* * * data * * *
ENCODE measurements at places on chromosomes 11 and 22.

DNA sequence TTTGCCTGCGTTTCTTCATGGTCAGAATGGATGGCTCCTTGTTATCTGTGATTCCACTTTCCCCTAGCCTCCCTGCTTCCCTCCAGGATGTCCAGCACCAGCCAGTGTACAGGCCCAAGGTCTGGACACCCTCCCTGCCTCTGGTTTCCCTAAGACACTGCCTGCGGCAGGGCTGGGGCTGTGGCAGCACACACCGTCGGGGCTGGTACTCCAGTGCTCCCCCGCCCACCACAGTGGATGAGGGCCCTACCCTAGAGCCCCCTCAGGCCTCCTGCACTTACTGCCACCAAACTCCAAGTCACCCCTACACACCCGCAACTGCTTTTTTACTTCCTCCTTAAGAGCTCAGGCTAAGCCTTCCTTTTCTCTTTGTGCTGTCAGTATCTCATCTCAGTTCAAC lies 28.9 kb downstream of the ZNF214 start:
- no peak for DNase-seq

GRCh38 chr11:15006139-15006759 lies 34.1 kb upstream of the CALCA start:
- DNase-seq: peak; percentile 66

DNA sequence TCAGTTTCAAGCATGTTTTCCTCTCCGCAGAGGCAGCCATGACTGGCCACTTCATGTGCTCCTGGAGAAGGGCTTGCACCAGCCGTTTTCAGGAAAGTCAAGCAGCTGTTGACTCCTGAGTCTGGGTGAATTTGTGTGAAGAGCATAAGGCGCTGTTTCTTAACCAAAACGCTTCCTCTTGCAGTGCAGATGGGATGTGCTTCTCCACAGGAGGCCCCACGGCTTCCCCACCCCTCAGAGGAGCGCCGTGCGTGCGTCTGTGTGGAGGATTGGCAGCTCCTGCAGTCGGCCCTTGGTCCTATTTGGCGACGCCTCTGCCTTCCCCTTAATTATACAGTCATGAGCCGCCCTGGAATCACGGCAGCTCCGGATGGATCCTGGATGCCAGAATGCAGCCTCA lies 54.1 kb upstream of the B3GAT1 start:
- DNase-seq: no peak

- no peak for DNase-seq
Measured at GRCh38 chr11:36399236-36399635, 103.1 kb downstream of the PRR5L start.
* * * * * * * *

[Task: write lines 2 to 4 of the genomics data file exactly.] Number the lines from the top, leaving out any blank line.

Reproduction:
DNA sequence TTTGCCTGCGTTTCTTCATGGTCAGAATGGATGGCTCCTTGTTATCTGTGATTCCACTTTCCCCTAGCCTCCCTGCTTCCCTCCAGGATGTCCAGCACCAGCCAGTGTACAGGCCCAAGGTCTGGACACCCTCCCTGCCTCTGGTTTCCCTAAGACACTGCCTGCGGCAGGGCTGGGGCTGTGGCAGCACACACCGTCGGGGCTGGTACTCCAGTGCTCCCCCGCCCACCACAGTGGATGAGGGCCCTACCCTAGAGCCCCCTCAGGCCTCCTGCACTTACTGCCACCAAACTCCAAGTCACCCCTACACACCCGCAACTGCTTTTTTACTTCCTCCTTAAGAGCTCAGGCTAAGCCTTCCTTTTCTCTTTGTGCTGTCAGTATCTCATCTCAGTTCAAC lies 28.9 kb downstream of the ZNF214 start:
- no peak for DNase-seq

GRCh38 chr11:15006139-15006759 lies 34.1 kb upstream of the CALCA start: